Western-Culture Mindsets and Yoga – Part I
By Kathryn Boland
Do you find yourself trying to boost your students’ confidence as yoga practitioners, they are constantly wondering whether they’re “doing it right”? In my view, those type of self-doubts come from a Western culture mindset that often defines achievement very narrowly, that there is always a right and a wrong way. Yoga, on the other hand, teaches that there are many different paths towards success – the path, and the nature of success itself, different for everyone. This dynamic has been on my mind recently, as I’ve begun working with an upper-middle-class, female, middle-aged client in private yoga lessons. I’ll call her Lacey (for confidentiality purposes).
She is a very dedicated and hard-working student, with a level of committed focus that I truly appreciate. At points, however, she expresses a lack of confidence in her own abilities and an attitude of “just tell me how to do it right”. At one point, she even expressed outright that she is frustrated because “I feel like I’m not doing it right…because you keep correcting me and adjusting me”. I tried, I think successfully, to take a deep breath and overcome a rising judgmental view (“what?” was an initial, more primal thought in my head). I explained to her that I’m not doing those things because she’s doing anything “wrong”, but only to help her deepen her yoga practice experience as well as ensure that she avoids injury.
At other times when she has insisted that I tell her how to do it “right”, I’ve come back with a variation of “Well, how does it feel for you?”. I’m trying to help her to get closer to the point when she can listen to her own body’s wisdom, rather than needing my reassurance. I can see that this frustrates her a bit further, but those types of feelings are part of personal growth. Despite that frustration, she showers me with thanks and joy at the end of our practices. Perhaps part of her knows that she is undergoing important personal growth through yoga.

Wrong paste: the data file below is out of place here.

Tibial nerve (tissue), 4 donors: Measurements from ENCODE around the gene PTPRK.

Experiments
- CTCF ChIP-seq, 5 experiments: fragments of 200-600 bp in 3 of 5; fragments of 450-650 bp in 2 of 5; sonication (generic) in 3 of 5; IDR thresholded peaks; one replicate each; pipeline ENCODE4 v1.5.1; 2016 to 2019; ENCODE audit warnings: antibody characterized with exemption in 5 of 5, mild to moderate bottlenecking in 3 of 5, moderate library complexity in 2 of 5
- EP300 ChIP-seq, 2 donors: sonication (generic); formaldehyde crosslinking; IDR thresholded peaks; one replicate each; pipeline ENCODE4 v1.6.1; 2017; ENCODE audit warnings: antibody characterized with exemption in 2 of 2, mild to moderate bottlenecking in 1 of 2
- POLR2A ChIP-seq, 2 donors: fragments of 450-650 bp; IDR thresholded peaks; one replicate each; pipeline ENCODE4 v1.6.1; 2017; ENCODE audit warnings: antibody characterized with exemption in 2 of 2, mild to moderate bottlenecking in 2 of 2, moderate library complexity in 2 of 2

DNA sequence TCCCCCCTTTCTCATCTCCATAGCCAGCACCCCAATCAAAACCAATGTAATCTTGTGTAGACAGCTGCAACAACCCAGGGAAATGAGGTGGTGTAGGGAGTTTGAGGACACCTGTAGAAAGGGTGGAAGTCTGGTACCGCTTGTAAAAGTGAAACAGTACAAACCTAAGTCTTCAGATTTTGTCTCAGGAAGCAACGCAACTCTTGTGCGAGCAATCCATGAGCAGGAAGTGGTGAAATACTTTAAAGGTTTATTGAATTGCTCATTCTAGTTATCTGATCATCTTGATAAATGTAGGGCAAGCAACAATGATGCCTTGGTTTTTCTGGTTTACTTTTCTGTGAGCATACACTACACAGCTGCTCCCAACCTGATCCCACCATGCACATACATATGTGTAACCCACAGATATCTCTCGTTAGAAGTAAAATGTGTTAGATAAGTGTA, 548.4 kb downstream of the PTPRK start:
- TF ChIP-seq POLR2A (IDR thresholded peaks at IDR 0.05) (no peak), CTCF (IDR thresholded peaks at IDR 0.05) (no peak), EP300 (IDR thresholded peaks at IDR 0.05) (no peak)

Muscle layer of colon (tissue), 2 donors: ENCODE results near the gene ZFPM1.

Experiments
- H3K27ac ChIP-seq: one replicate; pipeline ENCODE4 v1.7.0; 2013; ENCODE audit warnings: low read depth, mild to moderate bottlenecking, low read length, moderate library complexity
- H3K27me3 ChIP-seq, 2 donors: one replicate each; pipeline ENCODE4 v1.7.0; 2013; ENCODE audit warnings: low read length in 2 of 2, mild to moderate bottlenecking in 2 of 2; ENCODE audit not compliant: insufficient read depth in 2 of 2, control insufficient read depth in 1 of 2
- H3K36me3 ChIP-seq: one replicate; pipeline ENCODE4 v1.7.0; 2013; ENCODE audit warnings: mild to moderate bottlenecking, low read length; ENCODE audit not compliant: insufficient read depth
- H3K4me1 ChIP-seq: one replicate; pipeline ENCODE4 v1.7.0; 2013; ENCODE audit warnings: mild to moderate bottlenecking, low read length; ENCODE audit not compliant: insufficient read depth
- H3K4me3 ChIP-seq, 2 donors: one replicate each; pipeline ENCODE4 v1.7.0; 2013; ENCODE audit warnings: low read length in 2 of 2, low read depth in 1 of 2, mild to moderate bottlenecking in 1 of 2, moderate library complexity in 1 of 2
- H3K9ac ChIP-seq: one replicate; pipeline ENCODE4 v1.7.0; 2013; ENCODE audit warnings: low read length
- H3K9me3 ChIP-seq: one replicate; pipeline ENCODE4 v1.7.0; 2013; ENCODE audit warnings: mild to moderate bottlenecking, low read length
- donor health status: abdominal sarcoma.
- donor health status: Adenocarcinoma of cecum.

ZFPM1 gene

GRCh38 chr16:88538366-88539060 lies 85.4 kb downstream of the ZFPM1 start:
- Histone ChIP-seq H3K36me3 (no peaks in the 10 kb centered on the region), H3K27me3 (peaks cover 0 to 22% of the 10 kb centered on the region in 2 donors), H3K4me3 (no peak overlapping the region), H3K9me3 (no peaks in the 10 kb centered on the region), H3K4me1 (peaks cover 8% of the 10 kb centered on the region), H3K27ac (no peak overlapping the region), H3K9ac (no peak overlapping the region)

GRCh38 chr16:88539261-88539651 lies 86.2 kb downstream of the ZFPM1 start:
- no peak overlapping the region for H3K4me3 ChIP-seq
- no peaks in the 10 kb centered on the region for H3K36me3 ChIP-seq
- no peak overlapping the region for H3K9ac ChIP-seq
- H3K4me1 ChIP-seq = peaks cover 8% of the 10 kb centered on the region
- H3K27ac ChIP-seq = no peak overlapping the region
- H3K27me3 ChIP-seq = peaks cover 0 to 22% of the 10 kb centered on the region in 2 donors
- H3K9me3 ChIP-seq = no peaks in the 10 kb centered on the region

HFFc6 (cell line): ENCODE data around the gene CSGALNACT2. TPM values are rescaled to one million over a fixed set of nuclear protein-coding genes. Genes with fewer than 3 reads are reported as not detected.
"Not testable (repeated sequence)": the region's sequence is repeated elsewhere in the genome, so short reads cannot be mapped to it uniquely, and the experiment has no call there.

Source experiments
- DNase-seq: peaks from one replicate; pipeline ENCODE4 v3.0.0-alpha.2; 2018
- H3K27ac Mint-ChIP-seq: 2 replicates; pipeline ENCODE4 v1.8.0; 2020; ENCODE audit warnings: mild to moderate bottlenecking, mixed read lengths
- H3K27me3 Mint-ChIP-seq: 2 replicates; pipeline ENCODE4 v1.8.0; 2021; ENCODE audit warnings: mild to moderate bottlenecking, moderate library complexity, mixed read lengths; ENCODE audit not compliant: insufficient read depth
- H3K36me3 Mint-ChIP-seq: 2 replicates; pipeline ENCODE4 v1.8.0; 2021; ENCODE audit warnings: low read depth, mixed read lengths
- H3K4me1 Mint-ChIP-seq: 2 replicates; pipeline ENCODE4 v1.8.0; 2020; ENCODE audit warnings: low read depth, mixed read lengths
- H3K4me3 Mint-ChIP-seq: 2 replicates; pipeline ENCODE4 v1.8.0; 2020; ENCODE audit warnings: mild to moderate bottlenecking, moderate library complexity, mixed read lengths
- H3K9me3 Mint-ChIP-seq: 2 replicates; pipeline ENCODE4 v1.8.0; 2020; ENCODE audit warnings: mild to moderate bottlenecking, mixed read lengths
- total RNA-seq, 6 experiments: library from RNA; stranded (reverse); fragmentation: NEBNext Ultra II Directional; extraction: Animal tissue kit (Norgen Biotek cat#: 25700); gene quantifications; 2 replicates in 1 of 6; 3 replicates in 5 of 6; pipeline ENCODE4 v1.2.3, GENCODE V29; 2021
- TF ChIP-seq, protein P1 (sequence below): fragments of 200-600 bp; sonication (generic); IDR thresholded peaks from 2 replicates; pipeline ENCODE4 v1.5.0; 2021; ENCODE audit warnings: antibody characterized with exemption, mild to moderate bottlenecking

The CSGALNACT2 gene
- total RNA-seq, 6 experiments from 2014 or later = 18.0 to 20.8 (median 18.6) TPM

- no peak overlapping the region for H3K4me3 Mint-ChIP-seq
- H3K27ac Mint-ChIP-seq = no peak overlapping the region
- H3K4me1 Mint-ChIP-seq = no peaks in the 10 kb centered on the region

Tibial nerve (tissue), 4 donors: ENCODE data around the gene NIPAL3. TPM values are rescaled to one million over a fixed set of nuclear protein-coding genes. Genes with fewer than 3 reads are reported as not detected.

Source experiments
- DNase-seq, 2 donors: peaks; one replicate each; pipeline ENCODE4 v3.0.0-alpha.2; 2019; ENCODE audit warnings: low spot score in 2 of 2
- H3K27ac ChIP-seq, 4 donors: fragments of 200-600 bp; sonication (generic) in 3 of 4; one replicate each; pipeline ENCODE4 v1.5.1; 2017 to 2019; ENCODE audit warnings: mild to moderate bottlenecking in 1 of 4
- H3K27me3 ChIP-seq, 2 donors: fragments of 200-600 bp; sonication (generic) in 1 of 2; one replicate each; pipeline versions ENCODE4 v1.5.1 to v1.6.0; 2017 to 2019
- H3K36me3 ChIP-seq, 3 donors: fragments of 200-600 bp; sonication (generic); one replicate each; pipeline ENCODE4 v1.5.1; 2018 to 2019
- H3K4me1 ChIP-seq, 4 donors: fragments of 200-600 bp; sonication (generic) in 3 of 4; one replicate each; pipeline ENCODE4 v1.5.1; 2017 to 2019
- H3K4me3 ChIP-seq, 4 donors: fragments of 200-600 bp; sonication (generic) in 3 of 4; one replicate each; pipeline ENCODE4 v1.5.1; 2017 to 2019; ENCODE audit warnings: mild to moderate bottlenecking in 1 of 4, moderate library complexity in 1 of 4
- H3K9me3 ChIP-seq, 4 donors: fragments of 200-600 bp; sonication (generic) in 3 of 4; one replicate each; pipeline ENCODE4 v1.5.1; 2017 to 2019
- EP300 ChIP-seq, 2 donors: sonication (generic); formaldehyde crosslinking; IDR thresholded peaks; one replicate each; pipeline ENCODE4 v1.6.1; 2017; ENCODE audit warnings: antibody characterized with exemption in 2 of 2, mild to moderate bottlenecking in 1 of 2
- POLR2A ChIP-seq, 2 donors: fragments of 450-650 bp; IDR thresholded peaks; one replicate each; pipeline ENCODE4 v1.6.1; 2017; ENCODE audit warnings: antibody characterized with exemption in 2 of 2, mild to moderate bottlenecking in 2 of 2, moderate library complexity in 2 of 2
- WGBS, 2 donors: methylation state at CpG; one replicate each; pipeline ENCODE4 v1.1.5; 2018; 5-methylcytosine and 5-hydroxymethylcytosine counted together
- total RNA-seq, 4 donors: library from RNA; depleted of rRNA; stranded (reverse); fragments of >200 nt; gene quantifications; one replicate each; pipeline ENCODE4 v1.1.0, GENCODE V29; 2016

One other time she described a belief something like (I’m paraphrasing, as I don’t remember her exact statement) that there must be a right and a wrong way to do a posture. I first told her, perhaps a bit of my own frustration kicking in, that she likely thinks that way because she grew up in a culture that puts forth that type of black-and-white view. Feeling more composed, I then described the yogic idea that rather than correct and incorrect, there are different things that are right for separate individuals (yes, with certain universal guidelines for safety and practice effectiveness).
Apart from my own feelings as an instructor, I wish to see her grow closer towards that view so that she can more fully experience everything that yoga has to offer. When our students are always looking to us for answers, it’s often because they don’t believe that they have those answers inside of themselves – or, they don’t trust their inner voices. If they never listen to their inner voices, or trust what they hear those voices say, they won’t be able to learn a key lesson of yoga – as I described, that our own answers are right inside of ourselves.
We know ourselves – our histories, our dreams, our strengths, our growth areas – better than any certified instructor ever could. In the larger scope of our lives, listening to our inner knowledge can lead us to make choices that will lead us to fulfilling our dharma, our life’s true purpose. With that reached, true happiness and fulfillment (Samadhi, in yogic terms) is possible. At the level of instructor and student relationships within yoga classes, students need to listen to their inner knowledge so that they can collaborate with us – rather than just follow our instructions.
There’s always another side to the story, and there is something to be said for having a healthy respect for one’s limitations as a practitioner. For instance, beginners who over-confidently believe that they can “handle” an advanced inversions and arm balances class would likely only feel frustrated and limited, not to mention risk seriously injuring themselves! When instructors offer advanced variations in classes, it often keeps practitioners safe and settled to objectively acknowledge that they’re not at that level in practice just quite yet – and thus take different variations.
To do just that, however - to know what is accessible to oneself as a practitioner - takes confidence in itself. That comes right along with the mature inner knowing that tells practitioners what would not benefit them to attempt, just at this stage of their individual yoga journeys. Yoga helps us to detach from the limiting emotional ties that we have to ourselves, to put ourselves in perspective, with all of our strengths and growth areas. Please stay tuned for the second part of this series, in which I’ll describe further implications of boosting student confidence and helping them listen to themselves more consistently. I’ll also offer tips for how to go about doing that. Until then, Namaste!